Louisville Palace Theatre

625 S. Fourth Street,
Louisville, KY 40202

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Showing 26 - 50 of 63 comments

William on April 12, 2006 at 7:10 am

This Loew’s Theatre opened on September 1st, 1928.

anthonyvogel on March 11, 2006 at 5:53 pm

Those not lucky enough to visit Louisville can get some sense of the experience of being in one of Eberson’s most beautiful theatres by seeing the DVD “Alison Krauss & Union Station Live (2003)” which was filmed in High Definition at the Louisville Palace. See the Amazon website description of the video at:
View link
This place to my heart as I spent my teens growing up in Louisville and I had the pleasure of restoring its cousin, the Akron Civic Theatre by Eberson in Akron, Ohio as a member of Wilson Butler Lodge Architects.
Anthony Vogel, designer/graphic artist/journalist, Arlington, MS

Patsy on March 11, 2006 at 9:46 am

Lost Memory: Great night photo as the facade is so beautifully ornate above the marquee!

sredd on March 5, 2006 at 1:08 am

When I was a kid, friends and I would go to the movies all the time at the United Artist and The Penthouse (throughout the 70’s). I remember playing hookie and going to see “Dog Day Afternoon” at the United Artist side. It was such a cool theatre, like entering another world; not like the bland multiplexes we have today.

Patsy on February 15, 2006 at 3:24 pm

Scott: Thanks for the correction and I look forward to seeing this theatre, in person, someday soon!

Scott on February 15, 2006 at 12:02 pm

Patsy –

No, this theatre is not twinned. It was for a time back in the 60’s and 70’s, but it was subsequently restored to a single auditorium. Looking at it now, you’d never know that it was once twinned. It is really impressive.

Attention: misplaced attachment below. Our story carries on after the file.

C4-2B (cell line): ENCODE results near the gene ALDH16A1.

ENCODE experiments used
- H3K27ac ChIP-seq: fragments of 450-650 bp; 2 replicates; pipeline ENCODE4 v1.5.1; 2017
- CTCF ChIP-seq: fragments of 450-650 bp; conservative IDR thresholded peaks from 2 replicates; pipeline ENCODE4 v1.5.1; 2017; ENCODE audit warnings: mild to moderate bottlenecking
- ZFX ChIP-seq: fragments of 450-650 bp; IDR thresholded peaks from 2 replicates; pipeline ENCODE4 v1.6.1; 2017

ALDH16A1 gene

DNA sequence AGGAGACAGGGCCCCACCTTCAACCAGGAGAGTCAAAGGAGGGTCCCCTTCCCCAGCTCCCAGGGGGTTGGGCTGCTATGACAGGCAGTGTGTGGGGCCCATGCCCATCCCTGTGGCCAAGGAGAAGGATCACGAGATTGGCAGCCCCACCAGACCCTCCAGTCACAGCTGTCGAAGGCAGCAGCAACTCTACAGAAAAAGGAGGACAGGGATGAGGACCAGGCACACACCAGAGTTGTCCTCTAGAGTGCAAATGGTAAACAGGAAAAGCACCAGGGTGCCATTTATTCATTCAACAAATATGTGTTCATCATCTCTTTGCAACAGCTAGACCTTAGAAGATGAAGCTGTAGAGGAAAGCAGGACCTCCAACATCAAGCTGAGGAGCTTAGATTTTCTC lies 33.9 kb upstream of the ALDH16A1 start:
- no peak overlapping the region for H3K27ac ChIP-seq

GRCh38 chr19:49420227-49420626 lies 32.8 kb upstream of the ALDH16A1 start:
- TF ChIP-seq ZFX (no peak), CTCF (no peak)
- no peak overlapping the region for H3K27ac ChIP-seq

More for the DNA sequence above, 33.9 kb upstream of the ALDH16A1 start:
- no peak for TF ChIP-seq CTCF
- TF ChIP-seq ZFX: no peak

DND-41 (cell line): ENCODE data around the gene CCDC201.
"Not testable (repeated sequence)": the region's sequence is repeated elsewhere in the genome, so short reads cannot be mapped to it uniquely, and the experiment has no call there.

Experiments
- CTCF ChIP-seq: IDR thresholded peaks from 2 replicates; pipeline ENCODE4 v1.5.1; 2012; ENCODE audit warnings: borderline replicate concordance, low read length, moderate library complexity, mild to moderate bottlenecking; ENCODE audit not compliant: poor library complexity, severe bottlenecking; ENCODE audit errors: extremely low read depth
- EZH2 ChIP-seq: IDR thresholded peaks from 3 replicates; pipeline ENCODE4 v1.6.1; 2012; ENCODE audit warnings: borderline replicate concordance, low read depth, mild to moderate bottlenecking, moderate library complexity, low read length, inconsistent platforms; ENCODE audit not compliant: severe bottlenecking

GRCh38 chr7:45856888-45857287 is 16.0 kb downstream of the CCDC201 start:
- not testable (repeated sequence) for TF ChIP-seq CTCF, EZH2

jrm20001 on February 14, 2006 at 3:50 pm

The Wurlitzer was a Style 240 – it had a Horn Diapason. There was also a sound effect labeled at the console as “AEROPLANE.” This was a single diaphone valve assembly with a simple conical resonator. It was located in the Solo chamber – house left.

The console was covered in Gesso and painted gold at the time of removal. At one time, it was white with a 1.5" red border around the lid and the sides had gipsum board ‘pilasters’ on the upper sides. There were shields and other painted designs on the sides and corbels. These were to tie in the PALACE motif.

01 Brass Trumpet (Solo)
02 Harmonic Tuba (Solo)
03 Diaphonic Diapason (Main)
04 Horn Diapason (Main)
05 Tibia Clausa (Solo)
06 Clarinet (Main)
07 Orchestral Oboe (Solo)
08 Solo String (Solo)
09 Viol d'Orchestra (Main)
10 Viol Celeste (Main)
11 Salicional (Main)
12 Quintadena (Solo)
13 Concert Flute (Main)
14 Vox Humana (Main)

Patsy on February 14, 2006 at 9:25 am

This atmospheric theatre is an Eberson and it’s been TWINNED? What a way to spoil and mess up an atmospheric theatre!

kencmcintyre on February 14, 2006 at 7:18 am

Somewhat similar to the Los Angeles Theater out here on the West Coast.

Patsy on February 10, 2006 at 5:28 pm

ken: What a very unique marquee and a must-see!

kencmcintyre on January 12, 2006 at 12:56 pm

It looks like that link doesn’t hold up, for some reason. If you want to to see the pictures, you would have to go to
http://memory.loc.gov/ and enter Loew’s Louisville as a search term. Sorry about that.

kencmcintyre on January 11, 2006 at 4:18 pm